The U.S. Grand Prix in Austin will not go ahead this year after uncertainty created by the coronavirus pandemic forced Formula One to abandon plans to race in the U.S.A., Mexico, Brazil and Canada in 2020.
COVID-19 infection rates in the U.S.A., Mexico and Brazil are among the highest in the world and, combined with the logistical challenge of moving the sport’s travelling circus between continents, F1 decided it was impossible to plan for races in those territories.
Three new rounds in Germany, Portugal and Italy have been scheduled to fill the section of the calendar usually reserved for races west of Europe.
A press release said “the fluid nature of the ongoing COVID-19 pandemic, local restrictions and the importance of keeping communities and our colleagues safe” meant it was no longer possible to host races in the Americas this year.
F1 CEO Chase Carey added: “We want to pay tribute to our incredible partners in the Americas and look forward to being back with them next season when they will once again be able to thrill millions of fans around the world.”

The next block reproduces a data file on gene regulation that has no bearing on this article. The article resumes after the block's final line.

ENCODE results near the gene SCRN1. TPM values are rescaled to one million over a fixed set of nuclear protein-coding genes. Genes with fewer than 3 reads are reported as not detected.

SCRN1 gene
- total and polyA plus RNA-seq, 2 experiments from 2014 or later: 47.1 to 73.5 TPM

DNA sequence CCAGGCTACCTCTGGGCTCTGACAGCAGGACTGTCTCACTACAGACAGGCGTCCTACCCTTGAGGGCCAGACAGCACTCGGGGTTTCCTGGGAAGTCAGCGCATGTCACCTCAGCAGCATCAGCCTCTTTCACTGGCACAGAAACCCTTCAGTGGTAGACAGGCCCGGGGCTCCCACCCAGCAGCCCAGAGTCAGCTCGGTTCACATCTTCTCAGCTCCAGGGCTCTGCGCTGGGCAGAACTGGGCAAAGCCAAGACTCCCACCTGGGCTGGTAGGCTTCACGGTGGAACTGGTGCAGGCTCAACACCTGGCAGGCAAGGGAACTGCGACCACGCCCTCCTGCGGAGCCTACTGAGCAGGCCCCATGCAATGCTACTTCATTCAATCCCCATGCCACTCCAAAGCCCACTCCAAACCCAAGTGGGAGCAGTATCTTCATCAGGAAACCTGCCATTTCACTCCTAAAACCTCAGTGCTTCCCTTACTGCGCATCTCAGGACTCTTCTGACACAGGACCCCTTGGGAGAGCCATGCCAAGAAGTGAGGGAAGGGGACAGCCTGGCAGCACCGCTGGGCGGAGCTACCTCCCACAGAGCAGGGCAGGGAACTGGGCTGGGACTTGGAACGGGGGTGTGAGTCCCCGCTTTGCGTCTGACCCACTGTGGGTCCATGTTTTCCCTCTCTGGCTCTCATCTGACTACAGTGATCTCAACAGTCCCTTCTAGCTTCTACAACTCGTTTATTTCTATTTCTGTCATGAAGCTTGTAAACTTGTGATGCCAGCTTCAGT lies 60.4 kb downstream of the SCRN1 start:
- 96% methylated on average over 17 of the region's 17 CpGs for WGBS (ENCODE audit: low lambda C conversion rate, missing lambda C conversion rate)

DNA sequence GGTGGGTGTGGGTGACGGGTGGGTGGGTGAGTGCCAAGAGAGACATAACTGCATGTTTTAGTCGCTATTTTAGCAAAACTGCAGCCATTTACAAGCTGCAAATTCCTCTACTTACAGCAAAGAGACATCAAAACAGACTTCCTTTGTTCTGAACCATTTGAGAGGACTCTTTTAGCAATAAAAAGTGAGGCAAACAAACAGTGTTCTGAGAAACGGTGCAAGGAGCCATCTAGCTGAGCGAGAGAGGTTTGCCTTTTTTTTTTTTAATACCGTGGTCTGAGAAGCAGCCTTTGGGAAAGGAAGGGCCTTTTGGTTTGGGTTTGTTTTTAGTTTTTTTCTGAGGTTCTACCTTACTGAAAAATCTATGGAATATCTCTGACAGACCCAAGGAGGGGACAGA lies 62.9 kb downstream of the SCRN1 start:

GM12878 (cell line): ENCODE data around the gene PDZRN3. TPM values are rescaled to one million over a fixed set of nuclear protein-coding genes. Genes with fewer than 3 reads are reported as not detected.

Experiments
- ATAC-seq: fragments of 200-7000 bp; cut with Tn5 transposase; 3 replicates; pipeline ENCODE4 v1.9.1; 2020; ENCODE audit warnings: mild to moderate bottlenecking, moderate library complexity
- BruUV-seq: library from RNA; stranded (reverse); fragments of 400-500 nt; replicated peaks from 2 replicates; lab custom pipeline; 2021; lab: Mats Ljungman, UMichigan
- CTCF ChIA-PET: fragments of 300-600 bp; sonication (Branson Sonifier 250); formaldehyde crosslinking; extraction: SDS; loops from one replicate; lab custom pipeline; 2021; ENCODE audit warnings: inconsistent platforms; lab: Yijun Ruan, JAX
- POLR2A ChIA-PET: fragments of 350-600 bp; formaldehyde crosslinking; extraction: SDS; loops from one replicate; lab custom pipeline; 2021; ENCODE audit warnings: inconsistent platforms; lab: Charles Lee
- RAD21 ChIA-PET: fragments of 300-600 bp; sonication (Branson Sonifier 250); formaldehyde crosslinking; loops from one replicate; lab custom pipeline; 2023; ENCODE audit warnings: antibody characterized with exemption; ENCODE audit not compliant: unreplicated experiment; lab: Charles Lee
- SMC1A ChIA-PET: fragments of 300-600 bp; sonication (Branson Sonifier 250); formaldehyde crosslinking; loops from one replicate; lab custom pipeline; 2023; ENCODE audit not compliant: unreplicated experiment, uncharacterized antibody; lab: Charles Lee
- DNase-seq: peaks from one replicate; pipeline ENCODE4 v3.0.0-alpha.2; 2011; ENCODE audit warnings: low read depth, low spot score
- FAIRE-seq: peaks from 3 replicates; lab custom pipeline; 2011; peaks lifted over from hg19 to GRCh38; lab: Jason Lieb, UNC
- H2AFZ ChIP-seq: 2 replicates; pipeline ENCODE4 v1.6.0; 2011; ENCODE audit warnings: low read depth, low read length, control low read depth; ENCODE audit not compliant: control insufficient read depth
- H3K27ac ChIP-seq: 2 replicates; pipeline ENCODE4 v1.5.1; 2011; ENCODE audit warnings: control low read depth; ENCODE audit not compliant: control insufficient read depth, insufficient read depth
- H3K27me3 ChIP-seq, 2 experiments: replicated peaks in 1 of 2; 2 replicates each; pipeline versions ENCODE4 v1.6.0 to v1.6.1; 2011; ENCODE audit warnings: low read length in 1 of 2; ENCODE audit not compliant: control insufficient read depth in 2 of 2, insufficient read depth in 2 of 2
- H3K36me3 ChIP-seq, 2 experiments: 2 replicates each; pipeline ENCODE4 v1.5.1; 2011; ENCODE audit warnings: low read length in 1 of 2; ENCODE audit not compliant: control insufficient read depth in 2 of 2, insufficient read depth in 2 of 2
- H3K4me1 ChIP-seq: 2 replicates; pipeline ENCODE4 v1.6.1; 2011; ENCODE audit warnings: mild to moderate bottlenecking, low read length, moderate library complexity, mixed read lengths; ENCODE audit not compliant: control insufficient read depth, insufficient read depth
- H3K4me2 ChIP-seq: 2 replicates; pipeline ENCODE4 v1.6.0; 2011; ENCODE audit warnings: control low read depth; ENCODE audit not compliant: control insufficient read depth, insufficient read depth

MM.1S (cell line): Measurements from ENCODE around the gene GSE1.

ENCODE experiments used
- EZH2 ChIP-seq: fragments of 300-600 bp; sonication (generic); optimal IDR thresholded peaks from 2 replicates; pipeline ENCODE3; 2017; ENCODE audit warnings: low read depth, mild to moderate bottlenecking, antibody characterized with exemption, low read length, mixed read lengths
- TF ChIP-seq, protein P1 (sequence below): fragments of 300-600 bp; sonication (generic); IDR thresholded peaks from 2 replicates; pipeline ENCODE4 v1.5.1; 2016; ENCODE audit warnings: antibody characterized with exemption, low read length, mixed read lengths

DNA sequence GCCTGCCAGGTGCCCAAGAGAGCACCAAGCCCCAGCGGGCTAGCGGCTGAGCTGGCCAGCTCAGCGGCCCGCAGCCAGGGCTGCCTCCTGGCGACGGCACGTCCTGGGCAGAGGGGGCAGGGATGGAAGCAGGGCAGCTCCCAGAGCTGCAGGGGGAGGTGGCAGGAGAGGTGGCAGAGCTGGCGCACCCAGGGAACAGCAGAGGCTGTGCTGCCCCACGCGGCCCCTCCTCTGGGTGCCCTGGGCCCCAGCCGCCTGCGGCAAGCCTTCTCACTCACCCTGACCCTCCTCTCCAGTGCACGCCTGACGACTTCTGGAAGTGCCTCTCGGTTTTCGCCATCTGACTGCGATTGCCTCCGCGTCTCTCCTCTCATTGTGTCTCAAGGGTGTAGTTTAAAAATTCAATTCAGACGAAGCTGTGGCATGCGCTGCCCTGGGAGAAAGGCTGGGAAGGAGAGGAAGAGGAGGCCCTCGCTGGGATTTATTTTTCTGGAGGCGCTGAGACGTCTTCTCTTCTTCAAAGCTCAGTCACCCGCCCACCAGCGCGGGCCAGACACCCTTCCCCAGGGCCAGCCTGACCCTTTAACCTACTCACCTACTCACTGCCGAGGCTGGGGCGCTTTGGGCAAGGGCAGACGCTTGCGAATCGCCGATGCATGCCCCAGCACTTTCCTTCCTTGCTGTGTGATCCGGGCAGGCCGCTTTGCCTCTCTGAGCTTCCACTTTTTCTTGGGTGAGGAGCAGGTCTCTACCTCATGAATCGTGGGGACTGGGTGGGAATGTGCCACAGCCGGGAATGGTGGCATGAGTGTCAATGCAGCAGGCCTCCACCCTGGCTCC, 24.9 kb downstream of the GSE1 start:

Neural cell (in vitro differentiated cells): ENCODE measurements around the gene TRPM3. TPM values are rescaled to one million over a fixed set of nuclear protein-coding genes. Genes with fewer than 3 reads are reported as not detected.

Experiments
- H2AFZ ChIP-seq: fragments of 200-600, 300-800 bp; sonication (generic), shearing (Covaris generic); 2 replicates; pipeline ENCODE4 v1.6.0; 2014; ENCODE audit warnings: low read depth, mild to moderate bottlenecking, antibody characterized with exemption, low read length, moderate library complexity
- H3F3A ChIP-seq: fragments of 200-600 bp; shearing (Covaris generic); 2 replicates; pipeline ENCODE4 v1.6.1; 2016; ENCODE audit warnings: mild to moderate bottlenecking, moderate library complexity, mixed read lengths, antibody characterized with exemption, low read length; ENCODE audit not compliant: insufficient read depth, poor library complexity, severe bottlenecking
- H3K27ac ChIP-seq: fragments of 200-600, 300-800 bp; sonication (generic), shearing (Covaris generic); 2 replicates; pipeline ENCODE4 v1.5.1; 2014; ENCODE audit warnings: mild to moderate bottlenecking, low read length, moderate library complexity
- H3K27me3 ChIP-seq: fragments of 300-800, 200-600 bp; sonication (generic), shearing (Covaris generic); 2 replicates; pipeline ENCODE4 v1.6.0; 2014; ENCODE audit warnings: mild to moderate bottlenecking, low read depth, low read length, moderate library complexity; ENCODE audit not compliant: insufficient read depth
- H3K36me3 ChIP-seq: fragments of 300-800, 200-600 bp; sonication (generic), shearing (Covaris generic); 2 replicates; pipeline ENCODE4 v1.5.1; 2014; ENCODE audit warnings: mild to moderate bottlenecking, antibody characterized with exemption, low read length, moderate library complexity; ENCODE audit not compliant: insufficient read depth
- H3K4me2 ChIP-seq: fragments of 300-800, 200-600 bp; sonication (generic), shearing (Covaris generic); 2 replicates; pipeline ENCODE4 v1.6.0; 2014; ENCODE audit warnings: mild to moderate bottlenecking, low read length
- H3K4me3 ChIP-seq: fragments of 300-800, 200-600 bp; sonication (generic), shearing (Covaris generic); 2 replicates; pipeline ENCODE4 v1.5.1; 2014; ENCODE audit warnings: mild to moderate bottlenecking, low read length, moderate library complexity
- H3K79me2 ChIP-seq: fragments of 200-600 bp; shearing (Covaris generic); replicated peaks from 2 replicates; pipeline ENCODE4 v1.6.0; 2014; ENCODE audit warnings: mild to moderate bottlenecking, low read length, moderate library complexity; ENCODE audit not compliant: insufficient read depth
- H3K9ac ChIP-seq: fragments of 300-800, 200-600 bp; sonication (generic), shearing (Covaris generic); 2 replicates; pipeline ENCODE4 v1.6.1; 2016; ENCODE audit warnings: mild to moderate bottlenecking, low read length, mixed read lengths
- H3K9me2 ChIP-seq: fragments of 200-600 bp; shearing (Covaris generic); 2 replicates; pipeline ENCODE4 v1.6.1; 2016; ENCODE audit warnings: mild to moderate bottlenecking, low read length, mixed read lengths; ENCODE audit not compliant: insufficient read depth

The coronavirus pandemic forced F1 to rip up its original 22-race calendar this year and, so far, it has confirmed 13 rescheduled races on the European continent (see sidebar above).
The sport is still in discussions about holding races in Asia in November, including a rescheduled date for the Vietnam Grand Prix that was originally scheduled for April. The 2020 season will conclude in mid-December, with two races planned in Bahrain and the season finale in Abu Dhabi.
The news about the cancelled races in the Americas does not come as a surprise but is still at odds with F1’s original plan for its return to racing, which envisioned four stages of the calendar in Europe, Asia, the Americas and the Middle East.
Yet the realities of the spread of the virus, combined with the challenge of sending sea freight to destinations outside Europe two to three months in advance, meant there was a natural deadline by which a decision on the races in the Americas had to be made.
Friday’s press release said the sport is still targeting between 15 and 18 races by the end of the year.
F1 plans to return to the Americas in 2021, although the sport’s contract with Interlagos in Brazil was due to expire after this season’s race. The Circuit of the America’s will be in the final year of its 10-year deal with F1 by 2021, while Mexico has a contract until the end of 2022 and Canada will remain on the calendar through to 2024. It is not clear how the missed races will impact on those contracts.
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